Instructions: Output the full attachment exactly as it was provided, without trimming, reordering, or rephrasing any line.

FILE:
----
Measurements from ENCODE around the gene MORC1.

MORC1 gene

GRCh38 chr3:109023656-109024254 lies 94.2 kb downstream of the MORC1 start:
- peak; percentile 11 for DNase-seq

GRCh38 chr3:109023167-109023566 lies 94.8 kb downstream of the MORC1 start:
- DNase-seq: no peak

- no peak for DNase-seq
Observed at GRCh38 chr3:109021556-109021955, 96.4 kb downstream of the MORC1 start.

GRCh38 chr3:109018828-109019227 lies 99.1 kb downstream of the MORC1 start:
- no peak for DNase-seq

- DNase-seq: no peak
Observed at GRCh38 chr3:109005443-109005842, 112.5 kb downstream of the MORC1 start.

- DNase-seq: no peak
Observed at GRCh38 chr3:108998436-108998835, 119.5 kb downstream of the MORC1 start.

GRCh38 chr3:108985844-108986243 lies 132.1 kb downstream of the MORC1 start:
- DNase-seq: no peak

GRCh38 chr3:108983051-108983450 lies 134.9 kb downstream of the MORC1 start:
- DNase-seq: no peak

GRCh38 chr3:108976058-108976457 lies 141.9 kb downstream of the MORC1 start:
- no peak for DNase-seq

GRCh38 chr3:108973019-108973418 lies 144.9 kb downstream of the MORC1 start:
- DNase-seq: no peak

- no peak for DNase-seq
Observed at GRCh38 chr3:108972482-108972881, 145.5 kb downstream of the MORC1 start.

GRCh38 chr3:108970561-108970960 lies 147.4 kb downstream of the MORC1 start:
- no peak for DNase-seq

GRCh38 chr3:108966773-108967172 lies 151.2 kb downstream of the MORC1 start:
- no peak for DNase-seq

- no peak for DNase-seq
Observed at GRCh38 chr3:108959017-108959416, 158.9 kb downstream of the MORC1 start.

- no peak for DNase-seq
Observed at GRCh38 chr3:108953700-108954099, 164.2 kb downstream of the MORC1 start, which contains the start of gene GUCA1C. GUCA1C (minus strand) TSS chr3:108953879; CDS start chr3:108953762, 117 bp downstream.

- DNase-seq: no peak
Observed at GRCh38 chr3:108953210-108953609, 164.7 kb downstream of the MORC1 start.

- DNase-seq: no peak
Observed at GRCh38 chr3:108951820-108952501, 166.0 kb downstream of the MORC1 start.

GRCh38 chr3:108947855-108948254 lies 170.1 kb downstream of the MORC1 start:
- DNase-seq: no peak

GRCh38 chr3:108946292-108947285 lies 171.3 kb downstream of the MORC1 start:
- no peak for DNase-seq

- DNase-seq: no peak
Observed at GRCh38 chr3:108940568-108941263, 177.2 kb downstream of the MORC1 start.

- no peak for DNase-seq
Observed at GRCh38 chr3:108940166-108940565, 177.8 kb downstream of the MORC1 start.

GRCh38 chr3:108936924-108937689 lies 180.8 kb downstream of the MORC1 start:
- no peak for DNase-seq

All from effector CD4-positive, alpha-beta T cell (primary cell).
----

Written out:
Measurements from ENCODE around the gene MORC1.

MORC1 gene

GRCh38 chr3:109023656-109024254 lies 94.2 kb downstream of the MORC1 start:
- peak; percentile 11 for DNase-seq

GRCh38 chr3:109023167-109023566 lies 94.8 kb downstream of the MORC1 start:
- DNase-seq: no peak

- no peak for DNase-seq
Observed at GRCh38 chr3:109021556-109021955, 96.4 kb downstream of the MORC1 start.

GRCh38 chr3:109018828-109019227 lies 99.1 kb downstream of the MORC1 start:
- no peak for DNase-seq

- DNase-seq: no peak
Observed at GRCh38 chr3:109005443-109005842, 112.5 kb downstream of the MORC1 start.

- DNase-seq: no peak
Observed at GRCh38 chr3:108998436-108998835, 119.5 kb downstream of the MORC1 start.

GRCh38 chr3:108985844-108986243 lies 132.1 kb downstream of the MORC1 start:
- DNase-seq: no peak

GRCh38 chr3:108983051-108983450 lies 134.9 kb downstream of the MORC1 start:
- DNase-seq: no peak

GRCh38 chr3:108976058-108976457 lies 141.9 kb downstream of the MORC1 start:
- no peak for DNase-seq

GRCh38 chr3:108973019-108973418 lies 144.9 kb downstream of the MORC1 start:
- DNase-seq: no peak

- no peak for DNase-seq
Observed at GRCh38 chr3:108972482-108972881, 145.5 kb downstream of the MORC1 start.

GRCh38 chr3:108970561-108970960 lies 147.4 kb downstream of the MORC1 start:
- no peak for DNase-seq

GRCh38 chr3:108966773-108967172 lies 151.2 kb downstream of the MORC1 start:
- no peak for DNase-seq

- no peak for DNase-seq
Observed at GRCh38 chr3:108959017-108959416, 158.9 kb downstream of the MORC1 start.

- no peak for DNase-seq
Observed at GRCh38 chr3:108953700-108954099, 164.2 kb downstream of the MORC1 start, which contains the start of gene GUCA1C. GUCA1C (minus strand) TSS chr3:108953879; CDS start chr3:108953762, 117 bp downstream.

- DNase-seq: no peak
Observed at GRCh38 chr3:108953210-108953609, 164.7 kb downstream of the MORC1 start.

- DNase-seq: no peak
Observed at GRCh38 chr3:108951820-108952501, 166.0 kb downstream of the MORC1 start.

GRCh38 chr3:108947855-108948254 lies 170.1 kb downstream of the MORC1 start:
- DNase-seq: no peak

GRCh38 chr3:108946292-108947285 lies 171.3 kb downstream of the MORC1 start:
- no peak for DNase-seq

- DNase-seq: no peak
Observed at GRCh38 chr3:108940568-108941263, 177.2 kb downstream of the MORC1 start.

- no peak for DNase-seq
Observed at GRCh38 chr3:108940166-108940565, 177.8 kb downstream of the MORC1 start.

GRCh38 chr3:108936924-108937689 lies 180.8 kb downstream of the MORC1 start:
- no peak for DNase-seq

All from effector CD4-positive, alpha-beta T cell (primary cell).